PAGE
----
Volcanoes Specialty Coffee Cacao applies African technology to Philippine coffees, resulting in a unique, deeply flavored brew that also helps the indigenous communities in South Cotabato that grow it.
Most people know Lay Ordenes as the Operations Manager of the Sky Range Shooting Club and Cafe. What most people don’t know is that he is also the man behind Volcanoes Specialty Coffee Cacao. “We plant, harvest and process (100% Arabica beans) from the volcanoes of Mt. Matutum in Palomoloc, South Cotabato. That’s about 1800 meters above sea level,” Ordenes says. “These are planted by the B’laan tribe… We have 2000 workers that are representatives of the 2000 families indigenous people being helped directly by coffee drinkers when they buy a cup or a bag of coffee.”
The company name comes from both the coffee’s source and it’s roasting process. “I refer to (the roasting activity) as volcano because I add the triangle fire. The elements of the volcano, you need fuel, you need air, and then you need temperature… Plus, all of the coffees that I sourced are from volcano farms,” Ordenes says.
Before Ordenes got into coffee, he was, well, everything else. A PMA graduate, Ordenes belongs to the Maringal Class of 1988. He joined the Naval Special Warfare Group of the Philippine Navy and was usually overseas. Afterwards, he became an environmental educator in the US; then a SCUBA diving instructor (he was a frogman in the Philippine navy); then the manager of a dive shop in the British Virgin Islands, where he met Scott Ford of Westrock Coffee. “He invited me to work for him. This was in 2009,” Ordenes says.
Ordenes was sent to Rwanda in Africa, where he became manager of a coffee processing company. Since he was the only employee with a military background, he was also tasked with building a team of security officers.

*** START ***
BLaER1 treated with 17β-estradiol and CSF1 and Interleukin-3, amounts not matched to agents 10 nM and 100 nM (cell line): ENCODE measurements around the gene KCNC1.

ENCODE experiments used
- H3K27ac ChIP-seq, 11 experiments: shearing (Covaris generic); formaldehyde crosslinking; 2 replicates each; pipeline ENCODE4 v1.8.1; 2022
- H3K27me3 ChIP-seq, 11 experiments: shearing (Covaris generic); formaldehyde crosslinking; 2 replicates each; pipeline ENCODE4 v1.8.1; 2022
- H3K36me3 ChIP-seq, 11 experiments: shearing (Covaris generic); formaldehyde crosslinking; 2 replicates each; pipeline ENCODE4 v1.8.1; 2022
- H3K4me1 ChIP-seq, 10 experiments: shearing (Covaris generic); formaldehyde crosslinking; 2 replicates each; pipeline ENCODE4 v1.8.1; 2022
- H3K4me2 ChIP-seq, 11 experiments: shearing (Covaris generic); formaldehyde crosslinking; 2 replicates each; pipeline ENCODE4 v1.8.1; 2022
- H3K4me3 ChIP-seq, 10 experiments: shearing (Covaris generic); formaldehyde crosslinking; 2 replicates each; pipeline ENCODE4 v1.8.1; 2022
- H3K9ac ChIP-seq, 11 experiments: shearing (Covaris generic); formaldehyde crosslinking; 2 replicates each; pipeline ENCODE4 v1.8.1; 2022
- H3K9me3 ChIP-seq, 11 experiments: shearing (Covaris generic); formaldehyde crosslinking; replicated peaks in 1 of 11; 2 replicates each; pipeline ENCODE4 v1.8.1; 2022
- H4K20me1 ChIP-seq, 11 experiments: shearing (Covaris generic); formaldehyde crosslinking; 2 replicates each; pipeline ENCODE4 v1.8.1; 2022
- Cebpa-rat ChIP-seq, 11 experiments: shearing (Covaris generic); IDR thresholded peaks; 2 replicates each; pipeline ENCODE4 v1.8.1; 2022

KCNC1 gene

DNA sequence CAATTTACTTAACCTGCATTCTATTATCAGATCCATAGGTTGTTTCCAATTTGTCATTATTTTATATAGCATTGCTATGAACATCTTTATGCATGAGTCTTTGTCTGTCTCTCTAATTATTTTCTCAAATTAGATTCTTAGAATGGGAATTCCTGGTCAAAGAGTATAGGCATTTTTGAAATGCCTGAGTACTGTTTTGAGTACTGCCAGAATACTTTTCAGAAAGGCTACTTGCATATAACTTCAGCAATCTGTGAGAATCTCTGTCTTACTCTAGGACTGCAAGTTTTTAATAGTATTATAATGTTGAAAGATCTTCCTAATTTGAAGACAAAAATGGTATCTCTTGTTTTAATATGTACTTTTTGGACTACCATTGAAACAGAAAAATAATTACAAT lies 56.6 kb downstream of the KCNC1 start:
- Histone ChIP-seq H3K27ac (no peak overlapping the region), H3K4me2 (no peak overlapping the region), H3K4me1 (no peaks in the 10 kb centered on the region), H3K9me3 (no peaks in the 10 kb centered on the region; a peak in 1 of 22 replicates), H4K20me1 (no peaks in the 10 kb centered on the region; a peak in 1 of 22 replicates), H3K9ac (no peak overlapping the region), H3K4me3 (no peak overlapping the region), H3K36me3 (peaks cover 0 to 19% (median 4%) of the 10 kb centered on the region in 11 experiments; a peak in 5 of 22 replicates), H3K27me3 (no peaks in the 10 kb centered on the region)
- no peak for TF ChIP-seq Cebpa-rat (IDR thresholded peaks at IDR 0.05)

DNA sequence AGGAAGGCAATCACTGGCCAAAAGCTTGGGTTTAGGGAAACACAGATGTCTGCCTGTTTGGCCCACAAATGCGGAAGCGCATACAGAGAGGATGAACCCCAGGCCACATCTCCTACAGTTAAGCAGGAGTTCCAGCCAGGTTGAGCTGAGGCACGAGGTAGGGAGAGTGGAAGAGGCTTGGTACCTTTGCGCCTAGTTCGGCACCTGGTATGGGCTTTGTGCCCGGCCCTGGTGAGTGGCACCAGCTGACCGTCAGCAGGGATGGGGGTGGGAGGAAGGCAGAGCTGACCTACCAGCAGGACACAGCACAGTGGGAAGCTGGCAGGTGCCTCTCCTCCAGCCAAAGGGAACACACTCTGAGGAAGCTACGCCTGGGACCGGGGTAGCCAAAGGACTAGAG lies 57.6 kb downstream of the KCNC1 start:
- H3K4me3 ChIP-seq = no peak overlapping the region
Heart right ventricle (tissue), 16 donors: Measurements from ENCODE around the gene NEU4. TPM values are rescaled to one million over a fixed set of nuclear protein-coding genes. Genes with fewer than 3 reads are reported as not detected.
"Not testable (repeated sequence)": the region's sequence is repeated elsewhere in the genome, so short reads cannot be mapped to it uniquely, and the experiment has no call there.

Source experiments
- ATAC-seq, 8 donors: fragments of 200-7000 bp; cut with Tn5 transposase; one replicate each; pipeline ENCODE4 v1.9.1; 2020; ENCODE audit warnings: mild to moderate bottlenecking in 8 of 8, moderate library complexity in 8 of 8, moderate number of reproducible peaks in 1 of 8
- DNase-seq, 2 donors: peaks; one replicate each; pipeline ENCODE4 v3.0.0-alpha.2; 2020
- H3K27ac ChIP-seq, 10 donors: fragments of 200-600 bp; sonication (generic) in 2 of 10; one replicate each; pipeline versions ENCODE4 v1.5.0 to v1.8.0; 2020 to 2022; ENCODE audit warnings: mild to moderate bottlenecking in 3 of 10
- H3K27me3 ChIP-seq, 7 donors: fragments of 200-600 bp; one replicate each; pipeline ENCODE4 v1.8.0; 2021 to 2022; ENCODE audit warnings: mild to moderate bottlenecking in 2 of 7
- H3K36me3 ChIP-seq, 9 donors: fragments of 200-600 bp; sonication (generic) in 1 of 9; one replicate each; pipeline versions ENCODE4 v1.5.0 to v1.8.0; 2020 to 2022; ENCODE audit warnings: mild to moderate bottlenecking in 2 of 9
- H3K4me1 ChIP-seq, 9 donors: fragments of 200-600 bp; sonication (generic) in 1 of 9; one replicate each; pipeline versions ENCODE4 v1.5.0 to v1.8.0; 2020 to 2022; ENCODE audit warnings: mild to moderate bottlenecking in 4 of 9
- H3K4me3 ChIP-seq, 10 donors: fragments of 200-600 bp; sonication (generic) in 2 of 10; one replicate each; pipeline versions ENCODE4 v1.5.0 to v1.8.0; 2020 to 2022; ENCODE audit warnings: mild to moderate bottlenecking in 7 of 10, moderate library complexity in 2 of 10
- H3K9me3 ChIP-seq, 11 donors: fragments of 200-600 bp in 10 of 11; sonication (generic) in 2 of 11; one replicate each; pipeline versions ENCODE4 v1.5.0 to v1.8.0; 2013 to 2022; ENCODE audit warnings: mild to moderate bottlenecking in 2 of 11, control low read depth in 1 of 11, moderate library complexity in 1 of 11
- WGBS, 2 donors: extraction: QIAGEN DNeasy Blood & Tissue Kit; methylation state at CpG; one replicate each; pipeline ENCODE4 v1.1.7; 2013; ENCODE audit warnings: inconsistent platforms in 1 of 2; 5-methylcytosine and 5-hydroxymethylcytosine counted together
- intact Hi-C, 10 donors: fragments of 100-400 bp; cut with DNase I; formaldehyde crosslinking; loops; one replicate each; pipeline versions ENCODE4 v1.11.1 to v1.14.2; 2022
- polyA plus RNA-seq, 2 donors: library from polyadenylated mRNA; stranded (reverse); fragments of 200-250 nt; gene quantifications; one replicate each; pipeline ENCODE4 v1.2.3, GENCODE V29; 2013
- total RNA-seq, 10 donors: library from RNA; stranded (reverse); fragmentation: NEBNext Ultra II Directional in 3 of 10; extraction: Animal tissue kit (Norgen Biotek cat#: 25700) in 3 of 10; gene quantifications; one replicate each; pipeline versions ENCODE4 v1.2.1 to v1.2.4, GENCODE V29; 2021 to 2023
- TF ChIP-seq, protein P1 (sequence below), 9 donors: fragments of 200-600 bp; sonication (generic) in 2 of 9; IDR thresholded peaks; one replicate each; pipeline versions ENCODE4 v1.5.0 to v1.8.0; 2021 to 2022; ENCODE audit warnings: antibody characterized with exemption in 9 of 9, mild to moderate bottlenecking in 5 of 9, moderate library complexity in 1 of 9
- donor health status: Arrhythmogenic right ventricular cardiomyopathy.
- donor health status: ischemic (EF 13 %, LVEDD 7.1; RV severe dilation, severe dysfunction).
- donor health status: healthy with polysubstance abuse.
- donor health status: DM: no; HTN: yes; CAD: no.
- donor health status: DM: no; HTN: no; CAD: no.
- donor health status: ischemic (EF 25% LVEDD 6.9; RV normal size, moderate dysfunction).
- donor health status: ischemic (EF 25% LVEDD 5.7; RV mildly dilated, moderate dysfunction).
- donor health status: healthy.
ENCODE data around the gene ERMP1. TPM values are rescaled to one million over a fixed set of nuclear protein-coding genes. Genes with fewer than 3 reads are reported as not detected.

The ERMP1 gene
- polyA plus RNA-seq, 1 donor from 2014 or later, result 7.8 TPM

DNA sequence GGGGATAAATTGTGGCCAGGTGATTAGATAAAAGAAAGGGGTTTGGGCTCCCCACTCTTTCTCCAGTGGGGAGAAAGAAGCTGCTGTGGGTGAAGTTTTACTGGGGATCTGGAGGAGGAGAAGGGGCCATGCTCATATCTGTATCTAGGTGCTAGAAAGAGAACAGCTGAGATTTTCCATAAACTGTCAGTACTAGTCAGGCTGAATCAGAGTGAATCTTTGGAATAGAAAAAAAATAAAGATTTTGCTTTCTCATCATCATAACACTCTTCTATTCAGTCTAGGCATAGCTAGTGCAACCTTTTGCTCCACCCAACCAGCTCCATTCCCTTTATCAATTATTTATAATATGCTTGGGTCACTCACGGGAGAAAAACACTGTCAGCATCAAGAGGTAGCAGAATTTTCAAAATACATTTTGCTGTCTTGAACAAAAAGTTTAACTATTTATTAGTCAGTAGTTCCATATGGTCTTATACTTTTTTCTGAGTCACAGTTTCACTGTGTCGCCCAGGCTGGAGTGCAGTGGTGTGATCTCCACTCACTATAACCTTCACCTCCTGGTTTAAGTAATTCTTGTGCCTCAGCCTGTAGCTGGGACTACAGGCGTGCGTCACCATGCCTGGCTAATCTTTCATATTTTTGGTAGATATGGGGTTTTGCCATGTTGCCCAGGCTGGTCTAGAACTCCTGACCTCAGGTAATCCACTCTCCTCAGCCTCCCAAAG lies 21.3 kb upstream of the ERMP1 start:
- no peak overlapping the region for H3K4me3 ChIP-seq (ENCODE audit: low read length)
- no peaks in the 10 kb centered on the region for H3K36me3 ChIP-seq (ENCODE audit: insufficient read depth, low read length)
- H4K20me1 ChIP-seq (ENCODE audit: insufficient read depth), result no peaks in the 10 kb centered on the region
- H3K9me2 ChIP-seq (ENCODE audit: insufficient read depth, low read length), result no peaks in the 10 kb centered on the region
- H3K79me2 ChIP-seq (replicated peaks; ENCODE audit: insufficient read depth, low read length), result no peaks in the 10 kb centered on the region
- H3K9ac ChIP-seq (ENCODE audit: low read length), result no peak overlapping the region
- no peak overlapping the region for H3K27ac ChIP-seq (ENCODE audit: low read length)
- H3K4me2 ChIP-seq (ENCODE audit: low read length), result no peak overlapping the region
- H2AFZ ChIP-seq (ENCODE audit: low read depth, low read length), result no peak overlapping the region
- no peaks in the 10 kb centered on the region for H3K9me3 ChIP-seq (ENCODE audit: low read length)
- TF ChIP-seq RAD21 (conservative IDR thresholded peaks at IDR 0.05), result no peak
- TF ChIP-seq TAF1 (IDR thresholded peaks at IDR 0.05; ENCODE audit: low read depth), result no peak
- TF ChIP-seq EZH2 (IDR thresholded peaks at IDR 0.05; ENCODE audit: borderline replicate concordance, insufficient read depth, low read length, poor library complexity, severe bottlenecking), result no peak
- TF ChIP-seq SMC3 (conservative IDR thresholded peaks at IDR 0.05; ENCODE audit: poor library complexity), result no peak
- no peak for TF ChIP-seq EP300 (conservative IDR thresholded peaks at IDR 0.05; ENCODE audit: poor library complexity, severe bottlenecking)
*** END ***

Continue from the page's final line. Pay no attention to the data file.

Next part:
He also obtained his Q Grader licenses for Arabica and Robusta Coffees. A Quality Grader it is a training license given certificate by Specialty Coffee Association of America and Europe. Ordenes obtained his licenses from the Specialty Coffee Association of Indonesia, the Uganda Coffee Development Authority, and from Charleston, South Carolina.
Afterwards, he turned his attention to Philippine coffee. “I realized that the Philippines has coffee to offer but when I asked my co-workers and the owner of the company, they said ‘you don’t really have coffee there.’ I said, ‘I’ll go on a holiday for a month and then I’ll come back with samples from the volcanoes,’ which I did,” he shares. “I brought the samples back to Africa. I showed them to the Americans and to an Australian guy who came over. He said, ‘I will come back here and I’ll buy a lot of sacks.’”
Mt. Matutum Coffee
He gathered samples from all over Davao, Mt. Apo in Davao Sur, Volcano Kitanlad in Bukidnon, and volcano Matutum in Palomolok before deciding to work with the B’laan in South Cotabato. “It’s not an organized state and farm. Like what you see in Brazil (that’s) owned by a single person. There, it’s not. It’s public land or public domain, ancestral domain. They grow under a lot of old trees. These are shade-grown coffees in the tropical forest. These are wild coffee places,” he says. “But I think we need to build a bodega. That’s the next project. They’re building it now. We now have a warehouse.”